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Thalassemia is an inherited blood disorder that affects the production of normal hemoglobin (a type of protein in red blood cells that carries oxygen to the tissues in the body). Thalassemia includes a number of different forms of anemia. The severity and type of anemia depends upon the number of genes that are affected.

Two types of thalassemia in children are alpha thalassemia and beta thalassemia; severe beta thalassemia is also known as Cooley's anemia.

Alpha Thalassemia in Children

What causes alpha thalassemia?

Alpha thalassemia is caused by mutations in the alpha chain of the hemoglobin molecule. Normally, there are a total of four alpha chains. The alpha chain is an important component of fetal hemoglobin (which is usually made before birth) and hemoglobin A and hemoglobin A2 (which are present after birth). How these genes are altered determines the specific type of alpha thalassemia in a child:

  • Alpha thalassemia major (also called Hb Bart syndrome). With this disorder, all four alpha chain genes are missing. Alpha thalassemia major develops before birth and results in hydrops fetalis, a condition in which the body has excess fluid. The fetus can also have other problems including severe anemia, enlargement of the liver and spleen (hepatosplenomegaly), and defects in the heart, urinary system, or genitals. Most babies with hydrops fetalis due to alpha thalassemia major die during pregnancy or soon after birth. The mother can have pregnancy complications including preeclampsia (high blood pressure), bleeding problems, and preterm delivery.
  • Hemoglobin H disease. Three alpha chain genes are deleted. Hemoglobin H disease occurs when a person has only one functioning alpha chain gene, resulting in moderate to severe anemia that can worsen with illness or exposure to certain drugs, chemicals, or infections. People with hemoglobin H disease are at increased risk to have a child with alpha thalassemia major.
  • Silent alpha thalassemia carrier. One alpha chain gene is deleted (the other three are normal). Blood tests are usually normal, and the only way to confirm a silent carrier is by DNA studies.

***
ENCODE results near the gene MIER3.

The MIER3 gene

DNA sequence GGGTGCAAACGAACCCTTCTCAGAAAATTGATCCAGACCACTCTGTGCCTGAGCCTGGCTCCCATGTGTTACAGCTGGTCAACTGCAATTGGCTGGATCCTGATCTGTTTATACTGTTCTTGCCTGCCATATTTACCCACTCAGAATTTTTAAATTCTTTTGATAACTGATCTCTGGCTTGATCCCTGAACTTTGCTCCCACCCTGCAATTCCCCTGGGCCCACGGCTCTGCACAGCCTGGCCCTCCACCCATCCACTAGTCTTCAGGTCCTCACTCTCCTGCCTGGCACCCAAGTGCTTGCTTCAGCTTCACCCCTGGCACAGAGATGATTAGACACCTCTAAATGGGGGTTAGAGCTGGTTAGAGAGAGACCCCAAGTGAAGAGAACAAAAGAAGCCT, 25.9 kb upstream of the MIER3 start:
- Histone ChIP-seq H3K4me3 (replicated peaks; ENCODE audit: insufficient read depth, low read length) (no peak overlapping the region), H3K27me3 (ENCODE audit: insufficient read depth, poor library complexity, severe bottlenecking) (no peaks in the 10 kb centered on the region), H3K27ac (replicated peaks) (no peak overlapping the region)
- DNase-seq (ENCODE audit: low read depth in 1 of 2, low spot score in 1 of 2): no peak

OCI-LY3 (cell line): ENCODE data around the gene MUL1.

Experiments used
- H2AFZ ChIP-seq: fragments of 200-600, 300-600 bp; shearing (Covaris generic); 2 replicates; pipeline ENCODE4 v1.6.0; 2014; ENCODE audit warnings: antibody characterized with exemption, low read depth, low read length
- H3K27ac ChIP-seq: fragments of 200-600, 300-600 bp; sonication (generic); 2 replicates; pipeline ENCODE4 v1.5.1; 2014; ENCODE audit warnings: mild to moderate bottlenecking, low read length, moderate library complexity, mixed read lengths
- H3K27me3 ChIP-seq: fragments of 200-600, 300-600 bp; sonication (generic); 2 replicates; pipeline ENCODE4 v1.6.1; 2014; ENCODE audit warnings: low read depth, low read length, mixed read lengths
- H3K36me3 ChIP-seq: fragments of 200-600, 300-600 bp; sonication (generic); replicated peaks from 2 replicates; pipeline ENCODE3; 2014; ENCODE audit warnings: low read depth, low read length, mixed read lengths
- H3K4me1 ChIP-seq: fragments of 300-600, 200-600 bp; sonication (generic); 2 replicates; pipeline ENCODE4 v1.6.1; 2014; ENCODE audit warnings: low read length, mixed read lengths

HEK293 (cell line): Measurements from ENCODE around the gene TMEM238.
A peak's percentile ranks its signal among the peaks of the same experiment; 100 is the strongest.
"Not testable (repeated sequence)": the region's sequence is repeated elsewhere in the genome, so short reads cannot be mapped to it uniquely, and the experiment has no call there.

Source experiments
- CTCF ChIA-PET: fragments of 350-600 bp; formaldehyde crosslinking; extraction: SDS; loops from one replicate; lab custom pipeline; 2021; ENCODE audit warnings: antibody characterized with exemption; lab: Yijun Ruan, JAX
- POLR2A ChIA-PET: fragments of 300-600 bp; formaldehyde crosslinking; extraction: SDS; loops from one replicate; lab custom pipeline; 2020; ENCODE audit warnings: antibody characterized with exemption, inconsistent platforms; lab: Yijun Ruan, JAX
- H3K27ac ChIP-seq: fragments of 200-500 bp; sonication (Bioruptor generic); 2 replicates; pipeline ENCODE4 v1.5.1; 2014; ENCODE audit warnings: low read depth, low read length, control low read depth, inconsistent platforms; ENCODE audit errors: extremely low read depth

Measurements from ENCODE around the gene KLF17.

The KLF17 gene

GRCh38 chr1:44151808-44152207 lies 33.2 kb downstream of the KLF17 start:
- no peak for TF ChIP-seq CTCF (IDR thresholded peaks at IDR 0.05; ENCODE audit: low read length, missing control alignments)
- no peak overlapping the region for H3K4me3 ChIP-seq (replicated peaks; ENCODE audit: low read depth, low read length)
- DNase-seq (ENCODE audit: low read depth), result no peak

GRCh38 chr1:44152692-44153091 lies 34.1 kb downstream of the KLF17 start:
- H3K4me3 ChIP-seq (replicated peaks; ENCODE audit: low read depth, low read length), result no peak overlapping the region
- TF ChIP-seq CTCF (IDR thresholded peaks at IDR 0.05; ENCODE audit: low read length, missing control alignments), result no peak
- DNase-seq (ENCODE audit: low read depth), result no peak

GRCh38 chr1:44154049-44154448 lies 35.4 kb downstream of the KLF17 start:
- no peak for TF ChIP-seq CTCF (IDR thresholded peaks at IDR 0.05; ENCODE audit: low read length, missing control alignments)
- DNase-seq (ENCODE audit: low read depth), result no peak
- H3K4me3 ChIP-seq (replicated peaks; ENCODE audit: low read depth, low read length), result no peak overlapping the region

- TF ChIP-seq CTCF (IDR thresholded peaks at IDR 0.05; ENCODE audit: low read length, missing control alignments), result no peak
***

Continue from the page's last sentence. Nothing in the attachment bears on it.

• Alpha thalassemia carrier. Two alpha chain genes are deleted, either:
    • Both from the same chromosome, called a cis deletion
    • One from each chromosome, called a trans deletion

This carrier state is not associated with any medical problems, but very mild anemia is often present on laboratory testing.

When both parents are carriers of the cis deletion, there is a one in four, or 25 percent, chance with each pregnancy, to have a baby with alpha thalassemia major. A common hemoglobin test, hemoglobin electrophoresis, cannot diagnose alpha thalassemia. Carriers of the cis deletion versus the trans deletion can be distinguished by DNA analysis only. DNA testing is usually done from a blood. 

Beta Thalassemia (Cooley's Anemia) in Children

What is beta thalassemia?

Beta thalassemia is caused by mutations in the beta chain of the hemoglobin molecule. Normally there are two beta chains. How these genes are altered determines the specific type of beta thalassemia in a child:

  • Beta thalassemia major (Cooley's anemia). Both (two) beta chain genes have deletions, causing the most severe type of beta thalassemia. Thalassemia major patients need frequent blood transfusions and may not survive a normal lifespan. During the first 1 to 2 years of life, they can be pale, fussy, have a poor appetite, and have many infections. Without treatment, the spleen, liver, and heart become enlarged, and bones can become thin, brittle, and deformed. A major problem is the buildup of iron in the heart and other organs, resulting in heart failure for some patients in their teens or early twenties.
  • Thalassemia minor or thalassemia trait. One beta gene has a deletion, resulting in anemia. Thalassemia minor is further divided into thalassemia minima (a person has little to no symptoms) and thalassemia intermedia (a person has moderate to severe anemia).

People with thalassemia minor have a 50/50 chance to pass the gene to their offspring, who would also have thalassemia minor. Many people are given iron replacement under the mistaken belief that their anemia is the iron-deficient type. Since too much iron can be harmful, it is important to demonstrate conclusively that a patient has iron deficiency before beginning treatment. If there is any question as to whether a patient has thalassemia, it is wise to consult a hematologist before beginning any treatment.

Thalassemia major occurs when an abnormal gene is inherited from each of two carrier parents who have thalassemia minor.